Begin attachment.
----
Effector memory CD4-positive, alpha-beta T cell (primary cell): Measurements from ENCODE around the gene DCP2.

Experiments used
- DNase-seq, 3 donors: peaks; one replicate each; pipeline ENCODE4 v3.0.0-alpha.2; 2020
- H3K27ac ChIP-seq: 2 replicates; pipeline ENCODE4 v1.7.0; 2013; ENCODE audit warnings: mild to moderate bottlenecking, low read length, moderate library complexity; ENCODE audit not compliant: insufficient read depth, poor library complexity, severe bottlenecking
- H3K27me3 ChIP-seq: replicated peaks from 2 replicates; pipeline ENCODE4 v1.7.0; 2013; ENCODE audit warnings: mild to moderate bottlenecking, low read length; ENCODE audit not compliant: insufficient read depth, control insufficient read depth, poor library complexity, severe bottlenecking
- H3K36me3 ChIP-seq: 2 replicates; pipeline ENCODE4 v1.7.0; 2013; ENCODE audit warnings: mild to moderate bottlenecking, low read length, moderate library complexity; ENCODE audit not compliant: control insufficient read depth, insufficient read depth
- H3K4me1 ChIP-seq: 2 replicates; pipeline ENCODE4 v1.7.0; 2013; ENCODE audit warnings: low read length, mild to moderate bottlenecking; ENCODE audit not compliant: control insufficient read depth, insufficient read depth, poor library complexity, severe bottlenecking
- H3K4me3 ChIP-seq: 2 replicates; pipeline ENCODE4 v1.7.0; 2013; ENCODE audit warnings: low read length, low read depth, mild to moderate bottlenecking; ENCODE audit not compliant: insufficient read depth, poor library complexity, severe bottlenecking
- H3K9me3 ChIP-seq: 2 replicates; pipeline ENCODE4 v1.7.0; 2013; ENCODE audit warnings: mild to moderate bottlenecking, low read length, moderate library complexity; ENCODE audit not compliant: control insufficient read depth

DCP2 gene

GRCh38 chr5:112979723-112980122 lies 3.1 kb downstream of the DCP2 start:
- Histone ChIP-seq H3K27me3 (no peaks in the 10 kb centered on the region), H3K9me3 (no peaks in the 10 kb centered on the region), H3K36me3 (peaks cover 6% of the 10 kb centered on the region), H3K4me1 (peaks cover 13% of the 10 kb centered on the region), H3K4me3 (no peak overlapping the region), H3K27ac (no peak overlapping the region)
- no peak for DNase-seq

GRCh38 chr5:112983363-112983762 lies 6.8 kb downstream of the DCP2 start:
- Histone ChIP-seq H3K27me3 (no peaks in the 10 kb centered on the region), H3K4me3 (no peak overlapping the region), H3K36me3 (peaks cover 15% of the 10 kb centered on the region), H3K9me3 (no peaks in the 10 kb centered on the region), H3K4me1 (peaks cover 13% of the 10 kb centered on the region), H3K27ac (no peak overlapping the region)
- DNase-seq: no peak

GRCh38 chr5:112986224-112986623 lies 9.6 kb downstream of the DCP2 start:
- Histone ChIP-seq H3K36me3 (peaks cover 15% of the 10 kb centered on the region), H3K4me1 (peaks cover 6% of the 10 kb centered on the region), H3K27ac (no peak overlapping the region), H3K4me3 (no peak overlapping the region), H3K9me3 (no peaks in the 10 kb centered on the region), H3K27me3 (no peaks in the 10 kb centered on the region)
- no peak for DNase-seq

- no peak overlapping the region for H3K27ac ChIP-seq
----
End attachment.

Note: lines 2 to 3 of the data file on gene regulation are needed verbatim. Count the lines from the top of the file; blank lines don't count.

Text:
Experiments used
- DNase-seq, 3 donors: peaks; one replicate each; pipeline ENCODE4 v3.0.0-alpha.2; 2020